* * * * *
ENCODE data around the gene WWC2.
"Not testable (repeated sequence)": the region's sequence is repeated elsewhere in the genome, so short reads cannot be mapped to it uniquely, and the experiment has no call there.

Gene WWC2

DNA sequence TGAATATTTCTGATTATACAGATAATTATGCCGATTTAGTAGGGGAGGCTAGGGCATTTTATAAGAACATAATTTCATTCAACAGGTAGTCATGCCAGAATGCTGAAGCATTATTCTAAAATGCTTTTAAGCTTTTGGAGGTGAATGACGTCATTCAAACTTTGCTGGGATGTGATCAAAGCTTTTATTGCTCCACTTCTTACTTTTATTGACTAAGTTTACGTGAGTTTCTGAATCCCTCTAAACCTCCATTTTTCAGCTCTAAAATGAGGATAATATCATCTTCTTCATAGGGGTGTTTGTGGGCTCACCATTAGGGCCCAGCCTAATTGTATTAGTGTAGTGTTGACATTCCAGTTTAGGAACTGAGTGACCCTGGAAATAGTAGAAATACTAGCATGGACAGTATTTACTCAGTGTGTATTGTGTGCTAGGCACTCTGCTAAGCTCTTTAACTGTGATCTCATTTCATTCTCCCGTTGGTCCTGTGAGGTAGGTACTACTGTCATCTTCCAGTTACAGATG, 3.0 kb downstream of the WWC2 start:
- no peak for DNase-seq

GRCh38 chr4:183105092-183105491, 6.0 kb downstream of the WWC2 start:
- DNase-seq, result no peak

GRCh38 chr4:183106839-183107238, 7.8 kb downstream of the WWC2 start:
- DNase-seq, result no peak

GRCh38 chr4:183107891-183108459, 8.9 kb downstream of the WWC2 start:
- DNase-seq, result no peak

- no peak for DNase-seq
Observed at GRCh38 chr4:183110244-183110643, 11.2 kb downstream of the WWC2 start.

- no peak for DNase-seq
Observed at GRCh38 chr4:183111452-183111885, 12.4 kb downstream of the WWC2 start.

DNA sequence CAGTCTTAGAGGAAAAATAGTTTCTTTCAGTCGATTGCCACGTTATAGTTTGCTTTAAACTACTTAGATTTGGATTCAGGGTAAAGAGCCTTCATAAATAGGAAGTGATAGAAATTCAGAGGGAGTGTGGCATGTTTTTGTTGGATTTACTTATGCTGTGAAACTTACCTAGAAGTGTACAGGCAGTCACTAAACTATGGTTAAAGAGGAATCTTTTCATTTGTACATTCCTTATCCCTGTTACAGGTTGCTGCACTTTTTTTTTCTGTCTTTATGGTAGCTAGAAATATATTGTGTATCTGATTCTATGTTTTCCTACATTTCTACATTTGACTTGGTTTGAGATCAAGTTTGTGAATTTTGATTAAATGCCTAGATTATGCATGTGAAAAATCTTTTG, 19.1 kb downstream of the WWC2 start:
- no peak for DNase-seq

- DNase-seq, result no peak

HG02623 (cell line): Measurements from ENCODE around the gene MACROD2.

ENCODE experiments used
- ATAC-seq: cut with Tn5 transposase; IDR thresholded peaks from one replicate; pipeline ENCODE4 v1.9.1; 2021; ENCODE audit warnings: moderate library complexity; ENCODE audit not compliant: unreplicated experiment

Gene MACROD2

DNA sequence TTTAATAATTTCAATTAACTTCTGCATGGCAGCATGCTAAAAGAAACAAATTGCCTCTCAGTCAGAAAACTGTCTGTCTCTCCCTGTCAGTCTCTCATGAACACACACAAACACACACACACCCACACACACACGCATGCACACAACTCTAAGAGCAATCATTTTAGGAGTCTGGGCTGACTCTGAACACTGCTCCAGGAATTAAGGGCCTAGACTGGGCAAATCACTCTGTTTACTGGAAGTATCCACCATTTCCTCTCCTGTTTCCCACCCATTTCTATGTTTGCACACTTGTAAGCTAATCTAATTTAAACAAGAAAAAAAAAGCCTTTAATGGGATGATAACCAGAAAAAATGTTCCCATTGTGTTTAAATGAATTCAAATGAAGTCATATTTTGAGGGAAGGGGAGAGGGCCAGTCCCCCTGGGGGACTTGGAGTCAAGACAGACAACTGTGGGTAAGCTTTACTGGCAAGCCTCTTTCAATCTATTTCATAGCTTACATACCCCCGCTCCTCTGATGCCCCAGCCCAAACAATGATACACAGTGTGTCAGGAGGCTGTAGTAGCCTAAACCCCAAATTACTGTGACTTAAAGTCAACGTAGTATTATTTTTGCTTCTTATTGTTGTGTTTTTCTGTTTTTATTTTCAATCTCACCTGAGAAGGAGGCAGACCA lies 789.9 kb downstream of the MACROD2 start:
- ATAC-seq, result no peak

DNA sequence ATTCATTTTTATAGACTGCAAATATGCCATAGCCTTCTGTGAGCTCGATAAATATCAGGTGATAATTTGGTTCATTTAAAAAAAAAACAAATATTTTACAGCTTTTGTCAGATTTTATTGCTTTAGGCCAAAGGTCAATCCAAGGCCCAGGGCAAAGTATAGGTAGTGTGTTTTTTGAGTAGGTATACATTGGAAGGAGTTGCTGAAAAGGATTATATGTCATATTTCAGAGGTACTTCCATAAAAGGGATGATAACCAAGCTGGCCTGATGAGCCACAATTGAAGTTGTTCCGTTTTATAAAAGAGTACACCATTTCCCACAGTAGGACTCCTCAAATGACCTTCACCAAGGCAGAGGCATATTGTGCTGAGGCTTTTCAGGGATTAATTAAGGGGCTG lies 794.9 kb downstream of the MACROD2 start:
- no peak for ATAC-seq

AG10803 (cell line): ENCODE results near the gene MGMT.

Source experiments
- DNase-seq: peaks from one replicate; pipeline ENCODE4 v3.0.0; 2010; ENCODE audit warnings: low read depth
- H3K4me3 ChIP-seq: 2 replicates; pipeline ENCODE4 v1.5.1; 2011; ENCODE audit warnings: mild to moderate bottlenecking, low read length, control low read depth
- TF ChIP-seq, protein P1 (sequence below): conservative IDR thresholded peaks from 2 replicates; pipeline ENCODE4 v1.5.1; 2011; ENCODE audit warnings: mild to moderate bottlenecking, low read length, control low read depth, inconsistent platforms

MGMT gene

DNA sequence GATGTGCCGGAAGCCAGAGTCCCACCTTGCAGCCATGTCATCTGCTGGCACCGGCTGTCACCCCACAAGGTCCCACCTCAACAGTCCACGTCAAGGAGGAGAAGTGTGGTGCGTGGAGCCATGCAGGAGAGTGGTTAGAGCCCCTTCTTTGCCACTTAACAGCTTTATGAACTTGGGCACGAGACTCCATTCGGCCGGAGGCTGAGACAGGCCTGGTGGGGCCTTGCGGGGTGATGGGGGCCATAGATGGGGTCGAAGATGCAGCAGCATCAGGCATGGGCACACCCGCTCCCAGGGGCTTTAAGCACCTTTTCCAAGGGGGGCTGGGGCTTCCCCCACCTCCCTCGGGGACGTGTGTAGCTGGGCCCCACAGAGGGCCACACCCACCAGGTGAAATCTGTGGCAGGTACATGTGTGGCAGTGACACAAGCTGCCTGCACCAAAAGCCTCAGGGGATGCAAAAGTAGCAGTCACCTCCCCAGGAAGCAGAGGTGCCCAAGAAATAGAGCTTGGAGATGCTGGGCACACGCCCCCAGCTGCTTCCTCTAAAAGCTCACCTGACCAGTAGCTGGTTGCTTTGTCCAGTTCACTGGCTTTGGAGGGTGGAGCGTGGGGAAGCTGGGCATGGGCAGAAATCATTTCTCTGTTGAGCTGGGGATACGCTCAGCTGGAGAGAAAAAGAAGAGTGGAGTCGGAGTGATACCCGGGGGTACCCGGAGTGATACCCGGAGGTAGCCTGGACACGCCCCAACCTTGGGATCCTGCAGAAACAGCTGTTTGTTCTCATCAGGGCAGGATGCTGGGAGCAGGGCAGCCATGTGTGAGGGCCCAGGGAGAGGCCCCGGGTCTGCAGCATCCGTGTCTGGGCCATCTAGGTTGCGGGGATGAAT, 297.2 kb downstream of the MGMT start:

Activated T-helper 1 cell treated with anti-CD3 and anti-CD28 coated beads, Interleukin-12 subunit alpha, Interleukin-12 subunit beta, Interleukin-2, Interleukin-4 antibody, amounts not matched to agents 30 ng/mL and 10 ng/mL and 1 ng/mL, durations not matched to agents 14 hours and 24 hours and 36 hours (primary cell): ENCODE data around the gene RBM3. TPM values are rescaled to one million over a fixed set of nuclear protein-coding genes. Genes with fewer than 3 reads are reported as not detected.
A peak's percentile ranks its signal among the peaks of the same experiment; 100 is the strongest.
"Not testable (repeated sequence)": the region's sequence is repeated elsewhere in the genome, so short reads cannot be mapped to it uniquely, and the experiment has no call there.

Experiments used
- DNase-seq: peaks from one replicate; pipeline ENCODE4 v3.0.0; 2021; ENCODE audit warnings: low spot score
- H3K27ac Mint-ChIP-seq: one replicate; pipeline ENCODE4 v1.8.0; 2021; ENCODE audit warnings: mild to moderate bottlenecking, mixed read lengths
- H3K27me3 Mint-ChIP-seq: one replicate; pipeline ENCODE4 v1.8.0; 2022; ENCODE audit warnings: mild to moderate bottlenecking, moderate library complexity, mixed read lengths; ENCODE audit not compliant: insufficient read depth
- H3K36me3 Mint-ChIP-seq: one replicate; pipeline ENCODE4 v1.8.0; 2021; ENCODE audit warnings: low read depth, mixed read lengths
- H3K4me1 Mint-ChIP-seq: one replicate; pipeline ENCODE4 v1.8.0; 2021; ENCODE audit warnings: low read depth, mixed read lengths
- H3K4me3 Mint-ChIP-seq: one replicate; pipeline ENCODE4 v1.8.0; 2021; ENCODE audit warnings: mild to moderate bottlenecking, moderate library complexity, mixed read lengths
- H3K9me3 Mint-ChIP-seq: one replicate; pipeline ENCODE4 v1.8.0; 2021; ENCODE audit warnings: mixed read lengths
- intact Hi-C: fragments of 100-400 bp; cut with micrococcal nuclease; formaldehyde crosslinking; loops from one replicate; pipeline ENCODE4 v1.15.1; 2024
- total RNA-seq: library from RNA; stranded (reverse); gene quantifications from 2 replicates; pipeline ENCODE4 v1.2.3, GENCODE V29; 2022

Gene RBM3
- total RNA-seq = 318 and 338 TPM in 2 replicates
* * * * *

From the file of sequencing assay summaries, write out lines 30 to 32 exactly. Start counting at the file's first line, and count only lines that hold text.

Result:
- H3K4me3 ChIP-seq: 2 replicates; pipeline ENCODE4 v1.5.1; 2011; ENCODE audit warnings: mild to moderate bottlenecking, low read length, control low read depth
- TF ChIP-seq, protein P1 (sequence below): conservative IDR thresholded peaks from 2 replicates; pipeline ENCODE4 v1.5.1; 2011; ENCODE audit warnings: mild to moderate bottlenecking, low read length, control low read depth, inconsistent platforms

MGMT gene